Relaunch fails Brighton Argus, whilereader interaction works on Teesside

By Dominic Ponsford

Plummeting sales at the Evening Argus in Brighton may provide a warning about the wisdom of embarking on radical relaunches.

Last February, Newquest invested heavily in an upmarket relaunch of
the Argus with a Daily Mail-style redesign aimed at luring in more
upmarket younger readers. Much of the community news and news in briefs
was dropped and reporters were told to aim their stories at a
35-year-old mother of two with a businessman husband.

The result
has been a 9.7 per cent drop in Monday to Friday circulation to 38,361.
Twelve months ago year-onyear decline at the paper was running at 5.8
per cent.

Elsewhere in the evening market there are crumbs of
comfort – the tide of market decline is being stubbornly held back in a
handful of centres. Seven out of the country’s 82 regional evenings
have put on sales.

The average circulation drop continues to run
at around 3.5 to four per cent and is well above five in places. Taken
on their own, the year-on-year sales drops paint a bleaker picture than
is in fact the case, as the latest figures continue to reflect a
reduction in the number of bulk giveaway copies allowed by ABC.

instance, the Yorkshire Evening Post may be 15.4 per cent down (to
68,635)n but now all those copies are actual sales,whereas a year ago
just 90 per cent were.

At the Birmingham Evening Mail, where
Monday to Friday sales have dropped 10.5 per cent to 96,143 but the cut
in bulks has been about one per cent, it has ended in a change of

Among the circulation winners, the Teesside Gazette
reported its second consecutive year-on-year rise – proving that it is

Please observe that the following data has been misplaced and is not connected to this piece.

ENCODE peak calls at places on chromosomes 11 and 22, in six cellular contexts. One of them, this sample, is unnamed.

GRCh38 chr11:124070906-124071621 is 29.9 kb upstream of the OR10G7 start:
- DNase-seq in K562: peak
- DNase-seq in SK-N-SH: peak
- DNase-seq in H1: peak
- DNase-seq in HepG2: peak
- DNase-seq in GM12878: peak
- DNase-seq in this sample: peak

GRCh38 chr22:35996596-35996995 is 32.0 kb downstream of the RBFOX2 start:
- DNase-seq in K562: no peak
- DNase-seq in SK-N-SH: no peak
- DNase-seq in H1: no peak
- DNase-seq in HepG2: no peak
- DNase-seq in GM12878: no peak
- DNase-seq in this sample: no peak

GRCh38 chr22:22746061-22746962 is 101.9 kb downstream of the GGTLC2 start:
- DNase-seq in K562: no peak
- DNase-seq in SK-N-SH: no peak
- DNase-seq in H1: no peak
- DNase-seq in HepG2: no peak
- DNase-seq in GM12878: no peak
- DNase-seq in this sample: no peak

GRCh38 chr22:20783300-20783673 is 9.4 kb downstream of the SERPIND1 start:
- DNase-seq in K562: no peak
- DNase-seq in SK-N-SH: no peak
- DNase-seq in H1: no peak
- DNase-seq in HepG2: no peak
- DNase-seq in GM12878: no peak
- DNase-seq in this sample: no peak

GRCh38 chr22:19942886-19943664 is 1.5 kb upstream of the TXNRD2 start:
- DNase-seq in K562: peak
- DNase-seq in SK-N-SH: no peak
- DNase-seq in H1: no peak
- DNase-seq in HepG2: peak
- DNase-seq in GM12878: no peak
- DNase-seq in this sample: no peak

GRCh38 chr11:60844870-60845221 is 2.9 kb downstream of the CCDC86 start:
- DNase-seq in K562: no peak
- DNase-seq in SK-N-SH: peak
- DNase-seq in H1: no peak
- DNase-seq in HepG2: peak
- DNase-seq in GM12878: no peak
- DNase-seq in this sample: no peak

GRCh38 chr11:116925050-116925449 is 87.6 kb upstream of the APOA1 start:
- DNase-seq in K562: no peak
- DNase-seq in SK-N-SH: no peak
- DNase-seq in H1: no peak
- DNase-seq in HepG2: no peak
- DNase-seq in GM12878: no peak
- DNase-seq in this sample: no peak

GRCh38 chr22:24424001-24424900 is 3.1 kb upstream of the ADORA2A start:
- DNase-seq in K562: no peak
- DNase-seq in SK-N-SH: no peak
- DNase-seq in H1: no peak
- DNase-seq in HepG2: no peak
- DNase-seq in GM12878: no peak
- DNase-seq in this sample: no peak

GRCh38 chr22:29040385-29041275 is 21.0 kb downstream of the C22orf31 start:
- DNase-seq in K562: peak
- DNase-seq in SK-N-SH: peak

possible for big metropolitan dailies to put on sales (even if it is
the only one currently doing so).

Editor Steve Dyson explained
its yearon- year increase of 0.5 per cent to 58,446 by saying:
“Teesside is a great news area and the team here responds by giving
readers every cough and spit of news, sport and comment. We currently
have half a dozen campaigns regularly prompting readers to take part in
opinion- forming, through public meetings, emails and letters. The
result is more people buying the paper six days a week to see
themselves in print.”

There may also be something in the water on
Teesside, as neighbouring daily the Hartlepool Mail also managed a
small increase, up 0.3 per cent to 20,719 (its actively purchased sale
was up a more impressive 0.9 per cent).

Top-performing evening
paper in the country was the Dorset Evening Echo with a 2.3 per cent
rise, closely followed by the Carlisle News & Star, which was up
two per cent.

Remarkably for an evening paper, the Star’s current sale of 25,540 is higher now than it was in 2000.

Keith Sutton said the increase is partly down to bringing the first
edition time forward 45 minutes to 10.05am, which means the paper is in
WH Smiths, Tesco and Marks & Spencer by 10.30am.

He added:
“The biggest thing we’ve done is increase the number of letters and
vox-pops. We have a double-page spread of vox-pops on single issues
each day with 10 to 12 people.

“We also take opinions from the
message board on our website and stick them on the letters page using
only the web nicknames – there can be some quite wacky stuff.”

News & Star has also increased its minimum pagination from 32 to
40, increased the number of columns from five to six in order to make
the page look busier and improved the presentation of page leads.

The South Wales Argus managed its ninth consecutive year-on-year ABC increase, up 0.3 per cent to 30,788.

Gerry Keighley said: “I think the Argus has beaten the industry trend
because we keep a simple focus on local news, sport, local info and
great pictures well used. We believe we know what the readers want,
based on experience and information, and we give it to them.”

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